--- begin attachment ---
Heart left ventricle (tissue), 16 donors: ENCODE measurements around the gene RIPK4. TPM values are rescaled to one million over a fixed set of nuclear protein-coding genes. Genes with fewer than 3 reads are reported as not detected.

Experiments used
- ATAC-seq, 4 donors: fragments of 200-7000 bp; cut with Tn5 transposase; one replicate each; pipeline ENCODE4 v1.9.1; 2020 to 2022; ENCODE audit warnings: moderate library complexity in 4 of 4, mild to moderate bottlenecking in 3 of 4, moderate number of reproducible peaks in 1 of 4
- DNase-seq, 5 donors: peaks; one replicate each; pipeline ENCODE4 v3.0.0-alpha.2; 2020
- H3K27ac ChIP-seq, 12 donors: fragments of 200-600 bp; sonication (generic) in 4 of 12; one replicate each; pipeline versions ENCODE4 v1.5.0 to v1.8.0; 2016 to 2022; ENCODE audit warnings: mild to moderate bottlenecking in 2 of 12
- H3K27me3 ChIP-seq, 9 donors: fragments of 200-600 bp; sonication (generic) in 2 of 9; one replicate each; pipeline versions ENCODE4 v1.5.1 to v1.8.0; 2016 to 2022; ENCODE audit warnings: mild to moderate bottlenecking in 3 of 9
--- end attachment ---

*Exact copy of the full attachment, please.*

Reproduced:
Heart left ventricle (tissue), 16 donors: ENCODE measurements around the gene RIPK4. TPM values are rescaled to one million over a fixed set of nuclear protein-coding genes. Genes with fewer than 3 reads are reported as not detected.

Experiments used
- ATAC-seq, 4 donors: fragments of 200-7000 bp; cut with Tn5 transposase; one replicate each; pipeline ENCODE4 v1.9.1; 2020 to 2022; ENCODE audit warnings: moderate library complexity in 4 of 4, mild to moderate bottlenecking in 3 of 4, moderate number of reproducible peaks in 1 of 4
- DNase-seq, 5 donors: peaks; one replicate each; pipeline ENCODE4 v3.0.0-alpha.2; 2020
- H3K27ac ChIP-seq, 12 donors: fragments of 200-600 bp; sonication (generic) in 4 of 12; one replicate each; pipeline versions ENCODE4 v1.5.0 to v1.8.0; 2016 to 2022; ENCODE audit warnings: mild to moderate bottlenecking in 2 of 12
- H3K27me3 ChIP-seq, 9 donors: fragments of 200-600 bp; sonication (generic) in 2 of 9; one replicate each; pipeline versions ENCODE4 v1.5.1 to v1.8.0; 2016 to 2022; ENCODE audit warnings: mild to moderate bottlenecking in 3 of 9